Frost sought alternative ways of crossing the river, but his chief engineer told him that there was no way across the pontoon or railway bridge and no suitable barges or boats could be found. Frost then determined to make a tight perimeter and hold on until XXX Corps reached them from the south. At dawn the next day Frost was surprised to see a column of armoured vehicles of the 9th SS crossing the bridge. He had received no information that they were in the area. Although this attack was repulsed, the German infantry now began to open up on Frost's positions close to the bridge. The battle to hold Arnhem Bridge was now intense. Only C Company of the 3rd Battalion and stragglers from other airborne units were reaching the bridge, but the Germans were now being reinforced by the hour. The situation was desperate: both water and ammunition were running low, and German prisoners were found on interrogation to be members of the elite 2nd SS Panzer Corps resting and refitting in the area. British intelligence had failed.

Frost constantly moved between his men, still confidently expecting XXX Corps to arrive any moment. Although freshly landed airborne battalions were fighting their way to him Frost was isolated at the bridge and the remainder of the division were stretched from Oosterbeek back to the drop zone. That night heavy tanks began to cross the bridge, blasting huge holes in the walls of the houses, but outstanding work by the gunners of the Anti-Tank Battery, often getting within feet of the tanks, drove them off.

At last Frost made contact with General Urquhart, who had gone missing for the first 36 hours of the battle, but he could give no news of the whereabouts of XXX Corps.

The wounded in the cellars were now lying on top of each other. While Frost was considering the situation he was hit and wounded in both legs. Frost emphasised that it was essential to hang on in case the Polish Airborne Brigade could get across the river or XXX Corps arrive. But on the fourth night after heavy shelling the Brigade HQ caught fire. The battalion doctor told Frost that there was no chance of putting out the fire and that the 200 wounded would burn to death. As Frost's men had by now almost ceased fighting, through lack of ammunition, he had no option but to agree to ask the Germans for a truce. Once this had been accepted then everyone, including the SS, laboured to evacuate the wounded.

Frost was taken to a prisoner-of- war camp. Many of the airborne forces continued to fight for another five days and, although some managed to escape, most were taken prisoner. It was a sad end to the operation and a grievous blow for the Dutch. The fatal casualties were nearly 2,000, of which 456 were never identified. Frost said later, 'No body of men could have fought more courageously or tenaciously than the officers and men of the 1st Airborne Division at Arnhem.'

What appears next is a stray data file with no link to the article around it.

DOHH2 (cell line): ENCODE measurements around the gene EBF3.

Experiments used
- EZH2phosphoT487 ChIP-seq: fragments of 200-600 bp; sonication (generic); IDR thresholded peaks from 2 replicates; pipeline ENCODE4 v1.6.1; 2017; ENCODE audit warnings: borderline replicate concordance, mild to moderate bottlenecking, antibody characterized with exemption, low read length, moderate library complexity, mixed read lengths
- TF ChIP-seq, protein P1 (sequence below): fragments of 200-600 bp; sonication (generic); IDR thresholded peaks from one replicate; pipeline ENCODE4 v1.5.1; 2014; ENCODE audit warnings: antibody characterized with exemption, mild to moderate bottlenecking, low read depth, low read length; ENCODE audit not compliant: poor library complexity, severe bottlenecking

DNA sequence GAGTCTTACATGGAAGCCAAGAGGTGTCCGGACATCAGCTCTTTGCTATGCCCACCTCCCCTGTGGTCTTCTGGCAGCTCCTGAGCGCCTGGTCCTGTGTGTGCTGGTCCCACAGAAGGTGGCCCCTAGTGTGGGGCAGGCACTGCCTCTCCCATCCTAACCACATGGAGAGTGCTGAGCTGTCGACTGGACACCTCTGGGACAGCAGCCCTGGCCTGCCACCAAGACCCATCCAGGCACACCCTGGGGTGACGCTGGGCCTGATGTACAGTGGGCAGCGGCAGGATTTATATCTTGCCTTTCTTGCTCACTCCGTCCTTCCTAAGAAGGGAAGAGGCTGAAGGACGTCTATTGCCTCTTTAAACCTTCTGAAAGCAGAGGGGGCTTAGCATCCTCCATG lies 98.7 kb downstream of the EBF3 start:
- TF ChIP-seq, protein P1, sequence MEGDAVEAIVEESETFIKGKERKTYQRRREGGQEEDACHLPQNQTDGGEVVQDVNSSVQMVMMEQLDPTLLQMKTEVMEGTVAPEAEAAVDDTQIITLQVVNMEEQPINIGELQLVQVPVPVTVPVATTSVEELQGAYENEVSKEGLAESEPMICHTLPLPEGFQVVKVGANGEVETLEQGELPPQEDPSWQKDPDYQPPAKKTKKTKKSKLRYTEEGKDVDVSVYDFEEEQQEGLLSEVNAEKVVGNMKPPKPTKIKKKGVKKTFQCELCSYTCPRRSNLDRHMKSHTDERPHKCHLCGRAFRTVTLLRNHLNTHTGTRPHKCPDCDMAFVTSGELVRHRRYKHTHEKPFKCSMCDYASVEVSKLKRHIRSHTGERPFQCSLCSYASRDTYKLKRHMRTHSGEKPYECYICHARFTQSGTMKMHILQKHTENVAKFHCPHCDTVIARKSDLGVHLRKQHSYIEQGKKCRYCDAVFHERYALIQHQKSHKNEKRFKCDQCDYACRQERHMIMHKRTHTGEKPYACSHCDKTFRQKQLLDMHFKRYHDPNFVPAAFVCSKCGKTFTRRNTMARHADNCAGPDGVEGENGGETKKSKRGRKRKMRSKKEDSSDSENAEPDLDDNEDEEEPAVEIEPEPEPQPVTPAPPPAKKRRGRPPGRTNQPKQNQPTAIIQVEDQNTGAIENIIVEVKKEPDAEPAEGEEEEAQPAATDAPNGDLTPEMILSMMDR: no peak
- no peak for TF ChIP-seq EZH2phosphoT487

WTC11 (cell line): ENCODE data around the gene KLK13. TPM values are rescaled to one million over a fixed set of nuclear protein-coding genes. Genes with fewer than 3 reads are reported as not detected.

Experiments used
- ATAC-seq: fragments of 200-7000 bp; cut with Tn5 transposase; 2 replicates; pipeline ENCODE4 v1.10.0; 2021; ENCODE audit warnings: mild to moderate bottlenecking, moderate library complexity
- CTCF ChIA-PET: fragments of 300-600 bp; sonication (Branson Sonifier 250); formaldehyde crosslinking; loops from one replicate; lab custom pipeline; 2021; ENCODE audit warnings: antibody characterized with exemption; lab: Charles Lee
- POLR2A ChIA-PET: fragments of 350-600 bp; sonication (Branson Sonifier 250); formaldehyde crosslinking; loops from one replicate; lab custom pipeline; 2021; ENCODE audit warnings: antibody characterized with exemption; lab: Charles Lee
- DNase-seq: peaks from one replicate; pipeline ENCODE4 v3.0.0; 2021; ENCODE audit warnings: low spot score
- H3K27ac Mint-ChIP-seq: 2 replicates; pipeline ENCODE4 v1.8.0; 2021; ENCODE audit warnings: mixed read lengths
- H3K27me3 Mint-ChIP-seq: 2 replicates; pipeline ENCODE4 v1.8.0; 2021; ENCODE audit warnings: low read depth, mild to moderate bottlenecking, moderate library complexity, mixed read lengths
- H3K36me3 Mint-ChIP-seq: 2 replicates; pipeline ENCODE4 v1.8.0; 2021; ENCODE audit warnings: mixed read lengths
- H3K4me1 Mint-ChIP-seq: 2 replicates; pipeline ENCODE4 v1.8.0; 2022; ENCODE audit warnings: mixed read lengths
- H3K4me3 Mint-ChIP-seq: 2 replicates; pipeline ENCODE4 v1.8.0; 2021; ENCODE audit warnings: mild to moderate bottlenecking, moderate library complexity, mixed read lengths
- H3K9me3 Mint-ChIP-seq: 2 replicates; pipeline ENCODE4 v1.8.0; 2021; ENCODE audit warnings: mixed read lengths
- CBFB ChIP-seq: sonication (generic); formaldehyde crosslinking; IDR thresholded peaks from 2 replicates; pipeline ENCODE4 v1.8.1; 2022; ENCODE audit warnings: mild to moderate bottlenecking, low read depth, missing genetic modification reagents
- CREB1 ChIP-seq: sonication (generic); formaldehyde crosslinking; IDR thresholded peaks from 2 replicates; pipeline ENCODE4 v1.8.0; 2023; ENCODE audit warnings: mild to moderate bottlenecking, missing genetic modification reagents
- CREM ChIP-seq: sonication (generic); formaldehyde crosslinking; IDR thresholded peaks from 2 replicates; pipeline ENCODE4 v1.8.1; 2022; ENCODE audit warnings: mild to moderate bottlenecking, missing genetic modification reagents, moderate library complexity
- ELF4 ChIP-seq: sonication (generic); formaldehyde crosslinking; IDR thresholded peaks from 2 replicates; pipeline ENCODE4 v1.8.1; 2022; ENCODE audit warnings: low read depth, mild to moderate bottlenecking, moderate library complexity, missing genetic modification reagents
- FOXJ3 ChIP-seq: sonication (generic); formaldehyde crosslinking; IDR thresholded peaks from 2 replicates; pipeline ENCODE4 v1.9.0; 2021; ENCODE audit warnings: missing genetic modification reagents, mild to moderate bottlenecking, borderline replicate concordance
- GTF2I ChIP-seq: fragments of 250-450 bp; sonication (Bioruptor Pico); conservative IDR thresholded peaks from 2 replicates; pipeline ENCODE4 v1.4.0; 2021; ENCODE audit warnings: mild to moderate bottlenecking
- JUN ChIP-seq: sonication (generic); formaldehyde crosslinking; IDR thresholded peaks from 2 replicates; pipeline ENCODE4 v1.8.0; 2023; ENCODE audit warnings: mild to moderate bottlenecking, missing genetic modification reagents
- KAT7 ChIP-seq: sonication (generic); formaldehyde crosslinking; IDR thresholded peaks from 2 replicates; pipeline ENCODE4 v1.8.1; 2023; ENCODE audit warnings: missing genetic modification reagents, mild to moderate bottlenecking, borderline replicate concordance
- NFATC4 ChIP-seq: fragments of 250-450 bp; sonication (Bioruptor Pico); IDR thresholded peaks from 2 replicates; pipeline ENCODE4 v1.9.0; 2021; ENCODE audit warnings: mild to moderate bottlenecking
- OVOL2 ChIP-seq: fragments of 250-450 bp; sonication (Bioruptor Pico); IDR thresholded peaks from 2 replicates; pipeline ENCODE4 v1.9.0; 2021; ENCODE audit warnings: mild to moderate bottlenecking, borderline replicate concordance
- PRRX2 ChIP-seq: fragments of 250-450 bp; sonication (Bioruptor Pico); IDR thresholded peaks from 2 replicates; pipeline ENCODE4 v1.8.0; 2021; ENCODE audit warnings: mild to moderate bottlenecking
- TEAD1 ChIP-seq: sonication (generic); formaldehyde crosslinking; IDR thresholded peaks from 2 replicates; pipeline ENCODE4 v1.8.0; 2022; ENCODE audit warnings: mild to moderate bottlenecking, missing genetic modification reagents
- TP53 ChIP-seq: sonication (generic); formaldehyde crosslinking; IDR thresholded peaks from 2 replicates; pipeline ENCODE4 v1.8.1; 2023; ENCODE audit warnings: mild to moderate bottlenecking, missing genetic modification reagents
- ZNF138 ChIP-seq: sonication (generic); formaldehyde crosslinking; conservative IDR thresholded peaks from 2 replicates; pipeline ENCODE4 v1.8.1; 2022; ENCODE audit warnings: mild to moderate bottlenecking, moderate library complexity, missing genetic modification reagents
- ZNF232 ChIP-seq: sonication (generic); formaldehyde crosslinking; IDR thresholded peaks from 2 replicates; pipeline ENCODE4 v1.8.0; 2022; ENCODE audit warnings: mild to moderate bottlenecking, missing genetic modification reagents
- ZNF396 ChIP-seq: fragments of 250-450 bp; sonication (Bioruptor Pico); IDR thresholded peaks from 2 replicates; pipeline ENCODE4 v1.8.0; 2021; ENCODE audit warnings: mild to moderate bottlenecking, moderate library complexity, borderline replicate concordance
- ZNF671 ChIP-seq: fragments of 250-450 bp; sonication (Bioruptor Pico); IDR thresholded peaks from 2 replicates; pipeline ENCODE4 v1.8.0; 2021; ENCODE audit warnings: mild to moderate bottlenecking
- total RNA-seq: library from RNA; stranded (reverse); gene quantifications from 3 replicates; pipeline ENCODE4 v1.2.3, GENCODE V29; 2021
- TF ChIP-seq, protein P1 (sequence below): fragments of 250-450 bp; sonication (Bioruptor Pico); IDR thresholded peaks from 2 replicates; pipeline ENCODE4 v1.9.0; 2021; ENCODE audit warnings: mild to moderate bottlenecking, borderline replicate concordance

After the war Frost returned to command 2 Para, this time in Palestine, where there were problems of internal security, which was not a situation that he enjoyed. In 1947 he attended Staff College at Camberley. He became GSO 2 at the HQ of the Lowlands Division before going on to Senior Officer School. In the early 1950s he served in Malaya during the emergency. He was appointed Commandant of the Support Weapon Wing in 1955, where he found the opportunity to take up polo again (Frost was one of the comedian Jimmy Edwards's polo team which won the Ruins Cup at Cowdray Park). In 1958 he returned to the Airborne Forces to take over 44 Parachute Brigade TA for three years. From 1961 to 1964 he was GOC of the 52nd Lowland Division before taking over as GOC Malta and Libya, where he played a lot of polo and learned much of politics. At the end of this period of service he was surprised to be told by the Army Council that they could not see their way to employing him further. John Frost left the army and became a successful farmer.

But Arnhem always remained with him. In 1976 Richard Attenborough made A Bridge Too Far, which starred Anthony Hopkins as Frost. Attenborough invited Frost to the studios to see a preview. When he arrived he found to his surprise Eamonn Andrews with his 'Red Book'. Among the many guests was Colonel Witzig, whom Frost had narrowly missed capturing. In 1977 the Dutch honoured Frost by naming the road- bridge at Arnhem after him. His first book, A Drop Too Many (1980), recalls his military experiences and is particularly critical of the thinking behind Operation Market Garden. His next book, Two Para - Falklands (1983), gives a good account of his old battalion's actions in that short campaign. His last, Nearly There (1992), covers his full life and well demonstrates his bulldog nature.

After a good evening and one or two whiskies together, I asked him if he had ever prayed at Arnhem. He replied, 'Pray? What, let the enemy see me on my knees - NEVER]'

(Photograph omitted)